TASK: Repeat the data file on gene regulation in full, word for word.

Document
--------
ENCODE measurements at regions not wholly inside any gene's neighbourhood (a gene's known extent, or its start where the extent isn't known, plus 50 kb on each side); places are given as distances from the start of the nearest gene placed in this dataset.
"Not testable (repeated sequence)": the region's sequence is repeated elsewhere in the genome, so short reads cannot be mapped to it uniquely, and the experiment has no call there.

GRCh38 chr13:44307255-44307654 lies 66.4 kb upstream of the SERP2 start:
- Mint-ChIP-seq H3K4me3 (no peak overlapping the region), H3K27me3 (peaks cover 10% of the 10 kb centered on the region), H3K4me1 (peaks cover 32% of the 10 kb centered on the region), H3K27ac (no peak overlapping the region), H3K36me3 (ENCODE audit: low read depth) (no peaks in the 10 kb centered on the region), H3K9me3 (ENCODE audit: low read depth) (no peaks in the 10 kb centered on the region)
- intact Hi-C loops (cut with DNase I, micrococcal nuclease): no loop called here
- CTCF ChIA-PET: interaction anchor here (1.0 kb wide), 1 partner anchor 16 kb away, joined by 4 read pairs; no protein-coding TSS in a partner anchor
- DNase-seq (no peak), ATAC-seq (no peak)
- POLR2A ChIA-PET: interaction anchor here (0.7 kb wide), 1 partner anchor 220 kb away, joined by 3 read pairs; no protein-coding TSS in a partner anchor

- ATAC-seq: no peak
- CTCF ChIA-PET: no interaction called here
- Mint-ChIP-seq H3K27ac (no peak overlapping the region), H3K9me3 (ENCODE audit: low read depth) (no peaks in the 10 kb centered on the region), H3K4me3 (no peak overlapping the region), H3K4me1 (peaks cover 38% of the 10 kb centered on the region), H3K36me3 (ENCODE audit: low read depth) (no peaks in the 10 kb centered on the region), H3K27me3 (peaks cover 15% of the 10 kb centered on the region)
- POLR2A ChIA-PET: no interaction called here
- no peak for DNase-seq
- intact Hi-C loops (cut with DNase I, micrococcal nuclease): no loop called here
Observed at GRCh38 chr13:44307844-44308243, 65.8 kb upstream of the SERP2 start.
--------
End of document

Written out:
ENCODE measurements at regions not wholly inside any gene's neighbourhood (a gene's known extent, or its start where the extent isn't known, plus 50 kb on each side); places are given as distances from the start of the nearest gene placed in this dataset.
"Not testable (repeated sequence)": the region's sequence is repeated elsewhere in the genome, so short reads cannot be mapped to it uniquely, and the experiment has no call there.

GRCh38 chr13:44307255-44307654 lies 66.4 kb upstream of the SERP2 start:
- Mint-ChIP-seq H3K4me3 (no peak overlapping the region), H3K27me3 (peaks cover 10% of the 10 kb centered on the region), H3K4me1 (peaks cover 32% of the 10 kb centered on the region), H3K27ac (no peak overlapping the region), H3K36me3 (ENCODE audit: low read depth) (no peaks in the 10 kb centered on the region), H3K9me3 (ENCODE audit: low read depth) (no peaks in the 10 kb centered on the region)
- intact Hi-C loops (cut with DNase I, micrococcal nuclease): no loop called here
- CTCF ChIA-PET: interaction anchor here (1.0 kb wide), 1 partner anchor 16 kb away, joined by 4 read pairs; no protein-coding TSS in a partner anchor
- DNase-seq (no peak), ATAC-seq (no peak)
- POLR2A ChIA-PET: interaction anchor here (0.7 kb wide), 1 partner anchor 220 kb away, joined by 3 read pairs; no protein-coding TSS in a partner anchor

- ATAC-seq: no peak
- CTCF ChIA-PET: no interaction called here
- Mint-ChIP-seq H3K27ac (no peak overlapping the region), H3K9me3 (ENCODE audit: low read depth) (no peaks in the 10 kb centered on the region), H3K4me3 (no peak overlapping the region), H3K4me1 (peaks cover 38% of the 10 kb centered on the region), H3K36me3 (ENCODE audit: low read depth) (no peaks in the 10 kb centered on the region), H3K27me3 (peaks cover 15% of the 10 kb centered on the region)
- POLR2A ChIA-PET: no interaction called here
- no peak for DNase-seq
- intact Hi-C loops (cut with DNase I, micrococcal nuclease): no loop called here
Observed at GRCh38 chr13:44307844-44308243, 65.8 kb upstream of the SERP2 start.